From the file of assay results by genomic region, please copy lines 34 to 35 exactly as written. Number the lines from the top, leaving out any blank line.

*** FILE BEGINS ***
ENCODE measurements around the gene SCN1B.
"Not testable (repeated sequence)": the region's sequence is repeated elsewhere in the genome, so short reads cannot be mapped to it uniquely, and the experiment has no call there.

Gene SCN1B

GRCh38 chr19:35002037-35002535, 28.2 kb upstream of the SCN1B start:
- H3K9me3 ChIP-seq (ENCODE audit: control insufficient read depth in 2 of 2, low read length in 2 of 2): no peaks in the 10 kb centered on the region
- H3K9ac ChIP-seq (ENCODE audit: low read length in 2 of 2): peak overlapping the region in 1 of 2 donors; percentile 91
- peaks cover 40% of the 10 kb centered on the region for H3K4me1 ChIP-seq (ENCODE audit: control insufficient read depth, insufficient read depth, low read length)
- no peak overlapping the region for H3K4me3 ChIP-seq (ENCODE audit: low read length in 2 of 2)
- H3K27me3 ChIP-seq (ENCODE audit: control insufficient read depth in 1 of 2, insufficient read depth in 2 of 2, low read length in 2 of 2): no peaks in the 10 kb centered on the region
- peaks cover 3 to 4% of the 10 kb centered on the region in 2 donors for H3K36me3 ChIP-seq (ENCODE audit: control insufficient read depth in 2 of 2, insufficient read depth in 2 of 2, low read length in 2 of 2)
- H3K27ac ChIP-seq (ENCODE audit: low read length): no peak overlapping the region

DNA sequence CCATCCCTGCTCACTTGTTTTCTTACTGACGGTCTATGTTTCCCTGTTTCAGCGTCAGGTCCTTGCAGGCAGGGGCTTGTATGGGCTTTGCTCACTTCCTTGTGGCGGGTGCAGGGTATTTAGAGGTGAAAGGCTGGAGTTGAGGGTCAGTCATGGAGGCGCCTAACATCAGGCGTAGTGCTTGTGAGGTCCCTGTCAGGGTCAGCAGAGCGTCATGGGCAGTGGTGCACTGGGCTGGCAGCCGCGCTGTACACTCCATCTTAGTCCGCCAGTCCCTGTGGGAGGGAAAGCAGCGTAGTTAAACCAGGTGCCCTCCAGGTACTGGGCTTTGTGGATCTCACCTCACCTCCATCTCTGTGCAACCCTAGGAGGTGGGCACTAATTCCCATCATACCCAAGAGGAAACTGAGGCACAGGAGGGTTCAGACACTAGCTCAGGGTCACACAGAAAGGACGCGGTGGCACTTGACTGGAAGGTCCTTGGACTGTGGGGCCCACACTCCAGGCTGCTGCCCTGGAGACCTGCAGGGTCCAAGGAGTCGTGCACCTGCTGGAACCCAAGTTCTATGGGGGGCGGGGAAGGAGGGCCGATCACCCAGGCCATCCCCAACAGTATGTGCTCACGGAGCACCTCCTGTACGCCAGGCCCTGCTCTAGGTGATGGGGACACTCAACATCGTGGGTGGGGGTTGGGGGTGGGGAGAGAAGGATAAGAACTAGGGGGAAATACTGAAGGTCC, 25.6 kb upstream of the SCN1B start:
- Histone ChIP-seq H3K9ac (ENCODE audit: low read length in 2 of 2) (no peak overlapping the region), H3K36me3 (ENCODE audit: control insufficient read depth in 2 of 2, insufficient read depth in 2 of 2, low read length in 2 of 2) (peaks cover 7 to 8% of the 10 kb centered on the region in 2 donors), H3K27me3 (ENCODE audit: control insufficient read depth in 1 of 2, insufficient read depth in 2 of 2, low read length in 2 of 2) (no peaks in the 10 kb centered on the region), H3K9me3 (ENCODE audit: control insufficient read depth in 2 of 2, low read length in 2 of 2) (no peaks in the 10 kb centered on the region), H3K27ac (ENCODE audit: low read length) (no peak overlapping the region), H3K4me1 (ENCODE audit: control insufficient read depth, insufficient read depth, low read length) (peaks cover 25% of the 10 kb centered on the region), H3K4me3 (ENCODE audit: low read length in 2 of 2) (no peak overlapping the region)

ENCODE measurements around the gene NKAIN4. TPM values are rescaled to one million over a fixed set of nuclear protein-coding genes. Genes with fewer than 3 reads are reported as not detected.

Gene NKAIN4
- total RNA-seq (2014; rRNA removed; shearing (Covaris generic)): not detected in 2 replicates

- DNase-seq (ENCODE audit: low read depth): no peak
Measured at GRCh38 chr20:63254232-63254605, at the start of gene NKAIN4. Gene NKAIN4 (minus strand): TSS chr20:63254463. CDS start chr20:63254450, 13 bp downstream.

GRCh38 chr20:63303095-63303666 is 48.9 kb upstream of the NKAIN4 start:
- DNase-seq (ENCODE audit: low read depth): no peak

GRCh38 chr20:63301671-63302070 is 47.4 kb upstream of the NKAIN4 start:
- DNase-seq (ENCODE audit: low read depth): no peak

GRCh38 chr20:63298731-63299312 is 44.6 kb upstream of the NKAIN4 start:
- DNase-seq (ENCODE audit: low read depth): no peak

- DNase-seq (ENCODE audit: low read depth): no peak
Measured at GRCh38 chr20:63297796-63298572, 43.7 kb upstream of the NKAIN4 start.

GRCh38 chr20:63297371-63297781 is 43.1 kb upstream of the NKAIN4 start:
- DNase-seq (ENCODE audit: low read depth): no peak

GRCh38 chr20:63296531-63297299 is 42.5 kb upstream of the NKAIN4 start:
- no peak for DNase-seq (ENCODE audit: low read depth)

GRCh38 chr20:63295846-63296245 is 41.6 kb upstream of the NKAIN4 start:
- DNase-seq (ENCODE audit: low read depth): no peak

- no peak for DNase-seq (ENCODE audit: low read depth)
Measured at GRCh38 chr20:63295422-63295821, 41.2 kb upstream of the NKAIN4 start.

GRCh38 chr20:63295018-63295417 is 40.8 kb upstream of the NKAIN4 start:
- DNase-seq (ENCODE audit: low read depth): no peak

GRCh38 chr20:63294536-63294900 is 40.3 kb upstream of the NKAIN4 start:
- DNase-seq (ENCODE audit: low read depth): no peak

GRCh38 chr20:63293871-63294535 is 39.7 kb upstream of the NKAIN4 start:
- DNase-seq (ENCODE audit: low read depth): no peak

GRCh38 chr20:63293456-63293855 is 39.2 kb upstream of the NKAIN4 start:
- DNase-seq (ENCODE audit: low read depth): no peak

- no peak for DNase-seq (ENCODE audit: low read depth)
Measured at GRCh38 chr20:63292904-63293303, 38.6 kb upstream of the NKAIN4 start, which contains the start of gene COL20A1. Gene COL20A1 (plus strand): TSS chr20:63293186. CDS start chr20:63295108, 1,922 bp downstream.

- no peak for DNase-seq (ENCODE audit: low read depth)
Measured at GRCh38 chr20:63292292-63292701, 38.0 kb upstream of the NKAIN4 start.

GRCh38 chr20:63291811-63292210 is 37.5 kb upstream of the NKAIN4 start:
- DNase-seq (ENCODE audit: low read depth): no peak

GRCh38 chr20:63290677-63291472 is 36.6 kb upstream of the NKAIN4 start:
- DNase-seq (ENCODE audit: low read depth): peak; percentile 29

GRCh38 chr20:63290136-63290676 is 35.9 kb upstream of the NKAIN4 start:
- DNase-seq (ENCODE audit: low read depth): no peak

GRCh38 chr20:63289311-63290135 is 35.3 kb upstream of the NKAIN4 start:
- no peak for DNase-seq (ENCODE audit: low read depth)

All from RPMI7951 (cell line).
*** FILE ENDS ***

Measured at GRCh38 chr20:63295422-63295821, 41.2 kb upstream of the NKAIN4 start.

GRCh38 chr20:63295018-63295417 is 40.8 kb upstream of the NKAIN4 start: